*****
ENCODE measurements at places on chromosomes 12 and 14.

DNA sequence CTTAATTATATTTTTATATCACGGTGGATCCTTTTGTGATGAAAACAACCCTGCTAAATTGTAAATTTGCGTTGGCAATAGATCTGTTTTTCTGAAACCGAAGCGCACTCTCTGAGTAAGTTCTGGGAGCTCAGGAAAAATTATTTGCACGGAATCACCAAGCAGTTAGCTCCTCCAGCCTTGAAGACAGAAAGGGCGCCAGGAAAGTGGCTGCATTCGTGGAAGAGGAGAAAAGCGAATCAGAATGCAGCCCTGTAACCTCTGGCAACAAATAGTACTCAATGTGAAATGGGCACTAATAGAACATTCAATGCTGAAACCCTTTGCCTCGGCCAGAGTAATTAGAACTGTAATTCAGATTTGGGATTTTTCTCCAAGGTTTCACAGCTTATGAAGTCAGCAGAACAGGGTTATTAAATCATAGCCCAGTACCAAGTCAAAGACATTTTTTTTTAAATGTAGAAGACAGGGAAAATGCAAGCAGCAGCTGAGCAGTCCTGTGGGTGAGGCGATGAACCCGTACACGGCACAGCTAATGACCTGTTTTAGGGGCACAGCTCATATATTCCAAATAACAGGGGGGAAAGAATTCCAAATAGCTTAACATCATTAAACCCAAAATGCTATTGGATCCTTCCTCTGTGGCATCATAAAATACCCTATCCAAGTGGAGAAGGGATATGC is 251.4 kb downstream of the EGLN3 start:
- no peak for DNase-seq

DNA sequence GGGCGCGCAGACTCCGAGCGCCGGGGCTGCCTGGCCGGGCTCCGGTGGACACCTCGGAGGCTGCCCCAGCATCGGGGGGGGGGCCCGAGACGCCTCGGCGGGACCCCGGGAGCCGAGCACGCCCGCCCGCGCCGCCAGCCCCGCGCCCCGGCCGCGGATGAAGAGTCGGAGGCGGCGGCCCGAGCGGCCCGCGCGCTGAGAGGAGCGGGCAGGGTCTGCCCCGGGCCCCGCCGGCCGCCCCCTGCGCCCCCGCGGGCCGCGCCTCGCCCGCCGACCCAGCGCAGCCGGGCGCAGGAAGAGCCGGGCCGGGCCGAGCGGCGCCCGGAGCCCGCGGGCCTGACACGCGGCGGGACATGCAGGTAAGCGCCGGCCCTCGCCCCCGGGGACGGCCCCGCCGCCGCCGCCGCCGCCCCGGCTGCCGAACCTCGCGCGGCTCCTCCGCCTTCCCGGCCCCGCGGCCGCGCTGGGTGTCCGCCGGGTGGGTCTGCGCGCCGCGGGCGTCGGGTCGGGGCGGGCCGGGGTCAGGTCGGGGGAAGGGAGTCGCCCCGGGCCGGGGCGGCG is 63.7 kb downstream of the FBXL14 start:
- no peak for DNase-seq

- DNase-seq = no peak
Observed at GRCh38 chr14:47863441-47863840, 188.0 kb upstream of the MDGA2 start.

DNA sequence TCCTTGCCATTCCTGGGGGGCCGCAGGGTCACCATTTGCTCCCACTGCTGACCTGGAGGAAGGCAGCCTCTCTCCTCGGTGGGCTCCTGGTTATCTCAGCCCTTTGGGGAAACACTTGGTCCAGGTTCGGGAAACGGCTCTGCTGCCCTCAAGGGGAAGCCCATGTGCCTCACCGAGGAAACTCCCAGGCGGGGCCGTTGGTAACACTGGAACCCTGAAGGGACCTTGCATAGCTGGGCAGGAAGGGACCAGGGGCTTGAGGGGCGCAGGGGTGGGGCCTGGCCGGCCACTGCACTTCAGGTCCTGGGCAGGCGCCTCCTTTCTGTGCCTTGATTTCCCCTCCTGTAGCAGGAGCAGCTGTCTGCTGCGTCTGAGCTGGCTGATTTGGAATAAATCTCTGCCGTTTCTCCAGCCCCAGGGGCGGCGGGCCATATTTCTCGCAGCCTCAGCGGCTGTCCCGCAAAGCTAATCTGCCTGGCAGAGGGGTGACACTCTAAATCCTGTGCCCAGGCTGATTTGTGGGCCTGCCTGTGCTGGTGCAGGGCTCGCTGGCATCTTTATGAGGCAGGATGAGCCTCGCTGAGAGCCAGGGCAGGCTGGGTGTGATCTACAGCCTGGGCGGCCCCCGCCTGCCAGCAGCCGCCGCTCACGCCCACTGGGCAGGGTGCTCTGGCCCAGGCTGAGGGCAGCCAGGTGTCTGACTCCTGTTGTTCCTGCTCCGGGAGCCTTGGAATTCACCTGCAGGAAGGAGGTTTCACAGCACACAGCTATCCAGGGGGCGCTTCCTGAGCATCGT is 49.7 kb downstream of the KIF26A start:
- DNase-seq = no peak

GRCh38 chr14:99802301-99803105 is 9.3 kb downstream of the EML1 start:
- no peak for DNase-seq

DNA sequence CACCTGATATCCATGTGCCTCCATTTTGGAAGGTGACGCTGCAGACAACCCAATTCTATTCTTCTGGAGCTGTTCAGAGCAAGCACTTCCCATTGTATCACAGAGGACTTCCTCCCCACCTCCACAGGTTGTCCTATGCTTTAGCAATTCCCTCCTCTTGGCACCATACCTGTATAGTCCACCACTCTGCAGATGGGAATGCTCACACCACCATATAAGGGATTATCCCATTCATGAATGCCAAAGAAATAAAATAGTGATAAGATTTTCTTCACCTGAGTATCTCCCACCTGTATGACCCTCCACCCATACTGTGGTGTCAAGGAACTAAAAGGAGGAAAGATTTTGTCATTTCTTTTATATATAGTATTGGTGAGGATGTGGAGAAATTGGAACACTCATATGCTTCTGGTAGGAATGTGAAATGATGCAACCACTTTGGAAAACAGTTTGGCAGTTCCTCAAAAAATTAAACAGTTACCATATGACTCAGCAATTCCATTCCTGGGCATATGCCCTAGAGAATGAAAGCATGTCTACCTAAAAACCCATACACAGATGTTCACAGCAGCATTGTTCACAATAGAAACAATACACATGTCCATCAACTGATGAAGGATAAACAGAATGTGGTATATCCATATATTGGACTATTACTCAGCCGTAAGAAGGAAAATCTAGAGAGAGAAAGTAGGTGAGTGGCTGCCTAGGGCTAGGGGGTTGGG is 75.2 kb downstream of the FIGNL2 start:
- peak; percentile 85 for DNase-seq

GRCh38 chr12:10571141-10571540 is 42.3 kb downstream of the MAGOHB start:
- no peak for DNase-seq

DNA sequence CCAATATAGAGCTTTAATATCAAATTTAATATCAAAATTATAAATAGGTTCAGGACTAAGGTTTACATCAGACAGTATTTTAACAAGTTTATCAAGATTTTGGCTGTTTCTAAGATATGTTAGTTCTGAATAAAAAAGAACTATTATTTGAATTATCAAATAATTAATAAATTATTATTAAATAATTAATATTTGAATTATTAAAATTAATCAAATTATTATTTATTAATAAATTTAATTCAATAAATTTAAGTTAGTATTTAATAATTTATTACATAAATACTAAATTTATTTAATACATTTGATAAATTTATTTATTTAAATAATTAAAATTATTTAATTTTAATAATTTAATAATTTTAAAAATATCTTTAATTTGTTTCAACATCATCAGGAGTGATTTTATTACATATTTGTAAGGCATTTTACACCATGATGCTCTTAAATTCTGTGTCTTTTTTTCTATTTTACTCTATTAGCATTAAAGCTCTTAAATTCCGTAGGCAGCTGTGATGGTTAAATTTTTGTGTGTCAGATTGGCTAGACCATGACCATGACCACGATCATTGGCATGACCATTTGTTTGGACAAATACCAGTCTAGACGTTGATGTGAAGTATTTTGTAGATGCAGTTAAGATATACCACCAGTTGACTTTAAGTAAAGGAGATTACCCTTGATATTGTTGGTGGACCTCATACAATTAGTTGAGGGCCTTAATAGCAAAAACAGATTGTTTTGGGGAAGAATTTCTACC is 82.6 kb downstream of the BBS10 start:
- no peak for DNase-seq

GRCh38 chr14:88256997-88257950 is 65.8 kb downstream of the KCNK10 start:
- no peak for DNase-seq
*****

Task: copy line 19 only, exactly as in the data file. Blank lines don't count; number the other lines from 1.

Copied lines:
- no peak for DNase-seq